Pierce Brosnan gave up his License to Kill. Now, he's gunning to play the "Expendables" circuit.
The erstwhile James Bond stars in “The November Man,” a spy thriller asking the 61-year-old to crack wise, kill bad people and present himself as an older, wiser action hero.
Mission accomplished. The film trots out every modern spy cliche it can stuff into its running time, but there’s never a moment audiences will turn to their seat mate and whisper, “he’s too old for this [expletive].”
Brosnan is the new Liam Neeson, another actor reborn as an action hero in his 60s. Here are five reasons why:
- He can (gasp) act: Kudos to Sylvester Stallone for creating the “Expendables” franchise, a retirement home for aging action stars who didn’t let their Ballys membership lapse. Stallone still phones in his work as the head “Expendable.” Squint and you’ll swear there’s a Sprint product placement plastered on his biceps. Not Brosnan. He never wowed critics early in his career, but his performances keep improving over time.
- He can still beat you up: Neeson is an imposing figure at well over six feet in height. Brosnan isn’t as tall, but he remains an athletic figure whose posture bespeaks vitality.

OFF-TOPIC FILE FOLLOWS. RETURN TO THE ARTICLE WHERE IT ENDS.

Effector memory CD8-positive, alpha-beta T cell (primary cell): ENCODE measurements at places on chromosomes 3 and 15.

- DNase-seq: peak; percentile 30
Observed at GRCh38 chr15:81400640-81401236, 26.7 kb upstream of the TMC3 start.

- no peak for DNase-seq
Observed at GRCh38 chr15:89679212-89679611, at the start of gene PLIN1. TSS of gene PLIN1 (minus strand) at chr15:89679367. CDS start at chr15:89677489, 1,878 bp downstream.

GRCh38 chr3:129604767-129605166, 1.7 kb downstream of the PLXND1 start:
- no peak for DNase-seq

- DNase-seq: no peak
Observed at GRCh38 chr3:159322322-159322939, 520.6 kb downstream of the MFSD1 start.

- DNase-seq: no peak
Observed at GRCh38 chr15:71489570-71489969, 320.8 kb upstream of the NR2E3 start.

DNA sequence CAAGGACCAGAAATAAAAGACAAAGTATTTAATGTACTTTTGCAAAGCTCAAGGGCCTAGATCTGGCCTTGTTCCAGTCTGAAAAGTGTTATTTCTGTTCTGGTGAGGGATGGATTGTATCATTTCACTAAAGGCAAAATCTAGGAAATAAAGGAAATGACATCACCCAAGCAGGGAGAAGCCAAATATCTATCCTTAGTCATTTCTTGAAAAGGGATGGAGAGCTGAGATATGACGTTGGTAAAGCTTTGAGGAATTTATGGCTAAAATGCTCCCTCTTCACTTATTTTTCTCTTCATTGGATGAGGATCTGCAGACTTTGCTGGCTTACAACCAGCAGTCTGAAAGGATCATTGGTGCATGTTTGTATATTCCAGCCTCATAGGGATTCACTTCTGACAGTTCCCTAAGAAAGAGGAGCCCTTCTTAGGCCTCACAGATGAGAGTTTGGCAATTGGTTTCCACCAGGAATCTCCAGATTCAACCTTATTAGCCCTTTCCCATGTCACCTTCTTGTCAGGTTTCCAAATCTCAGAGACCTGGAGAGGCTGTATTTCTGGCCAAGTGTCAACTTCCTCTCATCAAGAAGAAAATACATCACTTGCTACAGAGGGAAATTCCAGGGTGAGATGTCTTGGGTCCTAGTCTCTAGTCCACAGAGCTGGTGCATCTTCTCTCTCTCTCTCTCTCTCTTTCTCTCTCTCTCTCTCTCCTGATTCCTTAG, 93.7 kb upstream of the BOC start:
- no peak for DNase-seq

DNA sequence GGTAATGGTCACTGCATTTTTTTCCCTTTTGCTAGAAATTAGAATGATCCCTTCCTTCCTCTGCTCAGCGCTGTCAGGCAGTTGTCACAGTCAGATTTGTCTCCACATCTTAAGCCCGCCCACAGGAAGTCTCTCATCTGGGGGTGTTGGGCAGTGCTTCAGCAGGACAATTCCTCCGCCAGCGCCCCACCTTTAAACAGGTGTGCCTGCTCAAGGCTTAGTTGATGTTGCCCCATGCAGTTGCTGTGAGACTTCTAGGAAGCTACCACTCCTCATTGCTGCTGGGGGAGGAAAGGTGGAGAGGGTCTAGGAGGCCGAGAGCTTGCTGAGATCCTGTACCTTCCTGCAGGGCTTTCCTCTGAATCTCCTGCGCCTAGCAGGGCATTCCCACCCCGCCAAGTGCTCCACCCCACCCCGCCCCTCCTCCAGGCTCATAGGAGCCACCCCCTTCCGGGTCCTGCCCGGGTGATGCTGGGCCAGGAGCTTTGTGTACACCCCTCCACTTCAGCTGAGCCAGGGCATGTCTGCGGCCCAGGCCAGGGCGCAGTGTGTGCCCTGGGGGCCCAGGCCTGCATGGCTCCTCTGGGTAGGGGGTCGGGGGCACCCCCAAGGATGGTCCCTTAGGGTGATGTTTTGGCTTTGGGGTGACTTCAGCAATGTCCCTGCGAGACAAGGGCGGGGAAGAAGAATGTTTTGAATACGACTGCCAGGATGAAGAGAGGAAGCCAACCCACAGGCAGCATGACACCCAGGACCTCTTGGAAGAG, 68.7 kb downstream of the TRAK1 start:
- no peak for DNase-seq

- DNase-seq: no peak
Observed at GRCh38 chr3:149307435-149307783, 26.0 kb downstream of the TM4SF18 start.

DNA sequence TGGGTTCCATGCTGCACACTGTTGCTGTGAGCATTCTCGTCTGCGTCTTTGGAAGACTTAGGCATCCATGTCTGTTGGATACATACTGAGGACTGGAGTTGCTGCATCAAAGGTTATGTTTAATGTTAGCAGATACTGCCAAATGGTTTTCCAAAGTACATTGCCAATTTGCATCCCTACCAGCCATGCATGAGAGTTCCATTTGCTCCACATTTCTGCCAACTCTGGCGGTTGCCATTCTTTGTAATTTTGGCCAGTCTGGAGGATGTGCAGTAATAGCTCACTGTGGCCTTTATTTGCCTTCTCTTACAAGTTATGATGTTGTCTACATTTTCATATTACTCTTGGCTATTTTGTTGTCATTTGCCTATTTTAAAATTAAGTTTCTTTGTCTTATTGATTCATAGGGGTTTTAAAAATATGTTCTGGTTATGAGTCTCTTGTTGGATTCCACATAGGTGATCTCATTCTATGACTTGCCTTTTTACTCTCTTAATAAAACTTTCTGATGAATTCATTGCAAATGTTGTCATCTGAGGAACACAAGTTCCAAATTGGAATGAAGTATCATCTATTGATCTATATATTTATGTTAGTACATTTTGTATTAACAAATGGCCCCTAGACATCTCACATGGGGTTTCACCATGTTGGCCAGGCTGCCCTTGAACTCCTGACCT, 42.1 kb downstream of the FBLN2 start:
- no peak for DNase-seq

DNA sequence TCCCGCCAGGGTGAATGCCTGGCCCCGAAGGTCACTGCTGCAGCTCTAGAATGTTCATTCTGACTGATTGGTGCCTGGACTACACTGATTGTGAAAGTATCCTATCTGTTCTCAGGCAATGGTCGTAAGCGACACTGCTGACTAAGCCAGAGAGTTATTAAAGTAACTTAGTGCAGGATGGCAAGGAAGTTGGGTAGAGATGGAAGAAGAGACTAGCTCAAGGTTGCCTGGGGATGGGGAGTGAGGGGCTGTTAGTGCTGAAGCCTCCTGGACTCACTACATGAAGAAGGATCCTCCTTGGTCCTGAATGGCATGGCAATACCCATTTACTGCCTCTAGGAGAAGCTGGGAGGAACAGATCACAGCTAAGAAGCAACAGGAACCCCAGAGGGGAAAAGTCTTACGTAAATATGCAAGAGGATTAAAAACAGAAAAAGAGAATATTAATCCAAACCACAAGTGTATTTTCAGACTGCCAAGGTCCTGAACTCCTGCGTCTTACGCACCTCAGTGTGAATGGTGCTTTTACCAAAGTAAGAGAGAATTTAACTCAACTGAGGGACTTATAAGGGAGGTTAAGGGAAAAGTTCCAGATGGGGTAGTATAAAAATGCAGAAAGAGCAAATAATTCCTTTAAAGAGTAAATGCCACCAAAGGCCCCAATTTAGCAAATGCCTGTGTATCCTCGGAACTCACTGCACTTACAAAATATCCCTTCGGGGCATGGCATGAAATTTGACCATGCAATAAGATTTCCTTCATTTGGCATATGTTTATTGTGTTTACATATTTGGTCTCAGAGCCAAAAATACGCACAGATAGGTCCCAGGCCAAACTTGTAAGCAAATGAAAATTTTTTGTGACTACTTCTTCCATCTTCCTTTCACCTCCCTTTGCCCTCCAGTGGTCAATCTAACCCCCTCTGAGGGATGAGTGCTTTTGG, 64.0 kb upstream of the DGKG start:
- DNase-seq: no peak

- We expect him to bash skulls: If Colin Firth found his inner Rambo in 10 years it could be a shock to our systems. We’ve gotten to know him as the quiet, cerebral type, a demeanor best used in Serious Movies. Brosnan’s work in both “Remington Steele” and the Bond franchise showed us his aggressive side. So seeing him dispatch men half his age in “The November Man” seems … natural.
- He has an international flair: U.S. action movies Hoover up money overseas. Bone crushing is a universal language, and even movies that flop stateside (“Escape Plan”) fare far better in other countries. Brosnan is Irish but grew up partly in England, and he’s known for films set in a variety of exotic locales (the Bond franchise, “The Tailor of Panama.”)..
- We need another hero: There’s a good reason “The Expendables” franchise exists. We’re running out of younger action stars, so getting the old gang back together retains its appeal. Most actors who might have channeled their inner Stallone during the ’80s now jump directly into superhero films (Andrew Garfield, Chris Evans, Anthony Mackie).